Sunday, March 28, 2010

Manage the Shifting Tone in Your Writing

In fiction and poetry, we often discuss this idea of "shifting tone," sometimes as if it's some kind of leprous creature to be avoided at all costs.  "The tone shifts here - it really bothered me" is a common refrain in workshops.  But this isn't to say the tone of your story should remain constant throughout - quite the contrary...

In a supernatural romance, for example, we want to feel that nervousness as the man pulls out the ring to ask his ghost bride to marry him. And there should be the sudden silence as the ring falls through her ghostly finger. And then switch to happy joy as the ghostly girlfriend laughs:
"Of course I'll marry you, silly!"  And then she pulls out a ghostly circle of gold no bigger around than her pinky.  She gestures, and the man holds out his left hand.  She slips the golden circlet onto his ring finger with a mischievous grin.  He can't feel it at all, it's so light and clear.  He is so overawed that he reaches for the champagne, chokes on the bubbly, and dies.

"See," she says, as his spirit rises up from the body. "Now we can be together in eternity."
Note that the tone here is unsteady - and yet it works.  This is an unsteady story.  We have a mortal man asking a ghost to marry him - something, here, must be a bit off-kilter.  And so it's all right that in one line we can go from "reaching for the champagne" to "choking on the bubbly" and then to "he dies."  One reason this works is because the events follow each other in a logical progression, and with each progression the tone gets darker and darker.  He wants to marry a ghost?  And then he dies? that's irony.

The goal with tone is not to provide a solid and unwavering base for the story - your evolving character should do that.  Your setting should be giving the reader a sense of place.  Where tone fits in is helping your reader feel the same things that your characters are feeling.  For example, let's try tragedy:
Billy had a test tomorrow.  And his girlfriend had just dumped him.  And now, in the dorm cafeteria, he stared at the lumps of macaroni slowly congealing into a solid mass of yellow coils.

"I hate my life," he said.

The tone here is sad and a bit depressing - it reflects Billy's inner thoughts.  If we kept this tone throughout the entire piece, the story wouldn't move forward - Billy would remain sad and depressed throughout the entire story.  We wouldn't feel that anything should change - or that anything can change - because Billy doesn't feel that here.  So to carry this story, we need to shift the tone a bit.  For this, I would bring in a second character - someone who can give the story a tone which transcends the hopeless ennui of our protagonist:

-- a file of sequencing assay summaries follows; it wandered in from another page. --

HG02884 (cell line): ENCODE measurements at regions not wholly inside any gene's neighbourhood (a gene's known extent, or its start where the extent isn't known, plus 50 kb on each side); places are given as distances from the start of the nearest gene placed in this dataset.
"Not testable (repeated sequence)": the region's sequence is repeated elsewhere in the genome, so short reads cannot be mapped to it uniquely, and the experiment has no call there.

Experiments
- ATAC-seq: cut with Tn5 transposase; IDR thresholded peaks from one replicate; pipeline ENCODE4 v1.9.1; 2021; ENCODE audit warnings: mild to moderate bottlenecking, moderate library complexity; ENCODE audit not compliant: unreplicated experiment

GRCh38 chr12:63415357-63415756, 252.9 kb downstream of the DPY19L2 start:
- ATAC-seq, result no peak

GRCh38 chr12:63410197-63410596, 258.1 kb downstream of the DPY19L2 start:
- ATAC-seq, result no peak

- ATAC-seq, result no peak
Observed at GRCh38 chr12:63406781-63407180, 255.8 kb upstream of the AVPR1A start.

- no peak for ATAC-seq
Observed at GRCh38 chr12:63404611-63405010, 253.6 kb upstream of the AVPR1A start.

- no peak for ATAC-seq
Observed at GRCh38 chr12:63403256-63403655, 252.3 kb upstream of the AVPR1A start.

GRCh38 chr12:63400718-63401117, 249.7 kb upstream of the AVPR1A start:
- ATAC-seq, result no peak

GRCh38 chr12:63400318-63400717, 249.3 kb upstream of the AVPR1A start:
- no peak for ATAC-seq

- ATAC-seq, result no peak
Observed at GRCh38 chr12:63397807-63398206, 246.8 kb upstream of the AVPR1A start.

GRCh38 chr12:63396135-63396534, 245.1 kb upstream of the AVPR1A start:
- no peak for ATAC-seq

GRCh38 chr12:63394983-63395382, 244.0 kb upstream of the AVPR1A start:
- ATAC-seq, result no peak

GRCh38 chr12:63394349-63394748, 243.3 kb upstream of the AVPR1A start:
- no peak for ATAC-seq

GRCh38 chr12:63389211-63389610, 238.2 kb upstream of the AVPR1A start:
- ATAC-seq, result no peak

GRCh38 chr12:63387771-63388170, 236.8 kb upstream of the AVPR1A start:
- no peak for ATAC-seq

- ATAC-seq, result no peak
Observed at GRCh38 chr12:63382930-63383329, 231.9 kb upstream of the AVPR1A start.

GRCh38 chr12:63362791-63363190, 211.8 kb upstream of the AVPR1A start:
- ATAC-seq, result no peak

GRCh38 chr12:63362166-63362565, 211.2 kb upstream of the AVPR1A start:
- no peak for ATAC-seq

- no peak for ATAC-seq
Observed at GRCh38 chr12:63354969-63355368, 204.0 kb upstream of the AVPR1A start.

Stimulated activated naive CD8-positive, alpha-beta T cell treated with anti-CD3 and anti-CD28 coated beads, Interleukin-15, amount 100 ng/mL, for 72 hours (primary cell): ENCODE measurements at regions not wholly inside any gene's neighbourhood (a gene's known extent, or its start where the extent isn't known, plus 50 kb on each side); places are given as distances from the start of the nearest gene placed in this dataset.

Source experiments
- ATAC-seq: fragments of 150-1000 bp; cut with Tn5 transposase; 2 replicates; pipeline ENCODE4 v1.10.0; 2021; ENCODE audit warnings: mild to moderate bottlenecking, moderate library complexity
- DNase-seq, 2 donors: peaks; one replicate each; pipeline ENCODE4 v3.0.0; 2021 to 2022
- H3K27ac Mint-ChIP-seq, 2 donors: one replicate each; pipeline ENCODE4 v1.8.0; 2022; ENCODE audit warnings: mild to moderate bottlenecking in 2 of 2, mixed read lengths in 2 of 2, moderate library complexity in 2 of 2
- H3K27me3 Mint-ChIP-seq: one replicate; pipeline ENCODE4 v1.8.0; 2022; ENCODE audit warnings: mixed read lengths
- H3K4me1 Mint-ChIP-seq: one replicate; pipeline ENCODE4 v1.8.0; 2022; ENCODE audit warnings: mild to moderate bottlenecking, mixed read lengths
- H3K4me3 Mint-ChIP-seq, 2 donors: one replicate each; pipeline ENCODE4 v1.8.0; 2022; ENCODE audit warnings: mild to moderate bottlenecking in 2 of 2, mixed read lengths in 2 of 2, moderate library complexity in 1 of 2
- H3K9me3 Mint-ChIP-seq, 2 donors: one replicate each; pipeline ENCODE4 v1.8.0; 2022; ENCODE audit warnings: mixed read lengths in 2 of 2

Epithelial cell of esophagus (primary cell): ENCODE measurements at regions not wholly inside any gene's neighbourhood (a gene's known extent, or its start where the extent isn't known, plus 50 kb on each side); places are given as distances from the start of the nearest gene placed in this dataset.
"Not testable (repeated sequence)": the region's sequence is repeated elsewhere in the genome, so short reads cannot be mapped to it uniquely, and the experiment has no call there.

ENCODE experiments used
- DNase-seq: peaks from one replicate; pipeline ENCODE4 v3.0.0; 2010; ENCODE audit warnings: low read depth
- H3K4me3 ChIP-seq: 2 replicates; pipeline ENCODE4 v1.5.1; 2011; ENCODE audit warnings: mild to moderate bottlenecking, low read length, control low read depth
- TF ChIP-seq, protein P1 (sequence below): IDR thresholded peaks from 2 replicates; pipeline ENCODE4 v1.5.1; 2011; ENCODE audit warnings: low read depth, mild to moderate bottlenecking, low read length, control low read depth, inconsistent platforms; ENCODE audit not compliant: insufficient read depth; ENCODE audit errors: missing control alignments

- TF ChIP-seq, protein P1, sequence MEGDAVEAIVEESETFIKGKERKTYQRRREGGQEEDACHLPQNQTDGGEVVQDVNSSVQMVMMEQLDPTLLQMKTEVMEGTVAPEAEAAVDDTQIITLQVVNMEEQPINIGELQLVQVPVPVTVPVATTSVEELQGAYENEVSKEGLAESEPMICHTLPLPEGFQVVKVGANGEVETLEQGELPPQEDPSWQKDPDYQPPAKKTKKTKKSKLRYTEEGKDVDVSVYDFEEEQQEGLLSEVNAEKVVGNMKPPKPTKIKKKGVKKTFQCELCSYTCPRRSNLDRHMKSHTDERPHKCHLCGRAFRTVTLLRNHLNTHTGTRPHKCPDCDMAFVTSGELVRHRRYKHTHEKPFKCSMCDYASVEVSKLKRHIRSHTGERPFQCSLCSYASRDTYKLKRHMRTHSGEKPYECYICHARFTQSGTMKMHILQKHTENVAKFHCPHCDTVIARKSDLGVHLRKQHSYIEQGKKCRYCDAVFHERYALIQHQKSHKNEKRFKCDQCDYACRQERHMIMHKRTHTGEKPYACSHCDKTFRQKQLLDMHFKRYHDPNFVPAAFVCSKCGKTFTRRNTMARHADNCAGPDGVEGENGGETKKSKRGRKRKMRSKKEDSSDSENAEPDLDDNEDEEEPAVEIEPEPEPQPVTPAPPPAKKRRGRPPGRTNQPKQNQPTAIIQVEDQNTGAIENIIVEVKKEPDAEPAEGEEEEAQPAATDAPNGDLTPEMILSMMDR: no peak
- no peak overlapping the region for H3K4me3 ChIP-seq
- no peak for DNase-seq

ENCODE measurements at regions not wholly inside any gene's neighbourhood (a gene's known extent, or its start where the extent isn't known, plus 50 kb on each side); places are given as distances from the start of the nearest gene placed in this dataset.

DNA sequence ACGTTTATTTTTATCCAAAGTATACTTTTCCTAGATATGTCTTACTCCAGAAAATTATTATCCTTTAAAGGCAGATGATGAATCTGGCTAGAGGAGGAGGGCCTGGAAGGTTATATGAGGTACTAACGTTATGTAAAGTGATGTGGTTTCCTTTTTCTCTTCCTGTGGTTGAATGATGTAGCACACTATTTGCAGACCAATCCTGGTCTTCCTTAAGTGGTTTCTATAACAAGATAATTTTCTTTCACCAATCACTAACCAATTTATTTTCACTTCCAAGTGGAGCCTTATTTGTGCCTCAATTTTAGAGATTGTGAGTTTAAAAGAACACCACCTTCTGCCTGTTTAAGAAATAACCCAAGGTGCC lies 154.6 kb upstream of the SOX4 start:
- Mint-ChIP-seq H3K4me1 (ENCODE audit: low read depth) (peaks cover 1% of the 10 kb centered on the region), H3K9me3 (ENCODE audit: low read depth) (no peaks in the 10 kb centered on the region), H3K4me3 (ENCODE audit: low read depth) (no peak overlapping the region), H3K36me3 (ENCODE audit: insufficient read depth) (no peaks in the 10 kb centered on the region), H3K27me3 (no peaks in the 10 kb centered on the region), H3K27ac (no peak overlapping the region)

Mari took the seat across from him.  She brushed back a knot of hair behind her ear, jabbing a pencil practically through her forehead trying to keep it all in place.  And then she sighed as the pencil slipped out through the curls and onto the floor.

"There goes another one," she said, reaching down for the pencil.  It was then that Billy noticed her dinner - the only item on her tray was a Styrofoam coffee cup packed with four scoops of strawberry ice cream.

Mari straightened.  She cradled the pencil in her hand like a wounded animal.  "Oh, you poor thing," she said, placing it gently on the edge of her tray, "how are you going to help me ace the math final if you're all broken again?"
Here, we see that not all hope is lost - math finals can be aced, pencils can be healed.  And yet, in doing this, we've maintained a careful balance between "life is great" and "life has challenges."  Yes, Mari seems happy and well-adjusted - but she's also got knots in her hair and pencils dropping out all over the place.  And what's with the ice cream?  Is that her dinner?  Is this girl nuts?  And that's exactly what Billy asks her:
"You know that stuff's bad for you, right?"

Mari smiled.  "Everything's bad for you," she said, scooping a spoonful of strawberry creaminess and bringing it to her lips.  "Ah, heaven," she said.

"Not everything's bad for you," Billy said.  He jabbed at the macaroni - he didn't have the heart to eat any.  "They've got healthy food here, too, you know."

"No they don't," Mari said, licking her spoon.  "Take your macaroni, for example - just look what it's doing to your face.  The last time my brother frowned like that, it stuck.  It wasn't pretty."
Here, it isn't so much a matter of consistent tone as a matter of competing tone.  Is this a happy story?  Is it a sad story?  Honestly, it's neither.  It's a story - parts of it will be happy, and parts of it will be sad, and every part will have elements of both.  The trick is to capture the tones together, mixing them in a way which keeps us interested.  And then, as you do this, you can carry the story in tough directions, addressing the kind of topics that give everyone pause:
Billy felt a chill.  He had met Mari's brother once.  It had been at the Indians Game, that time they beat the White Sox in the tenth inning.  " shouldn't joke about your brother like that," he said.

"And how would you know?" she asked, setting down her spoon.  "He's not your brother."

"But you're turning him...his're making a joke out of it."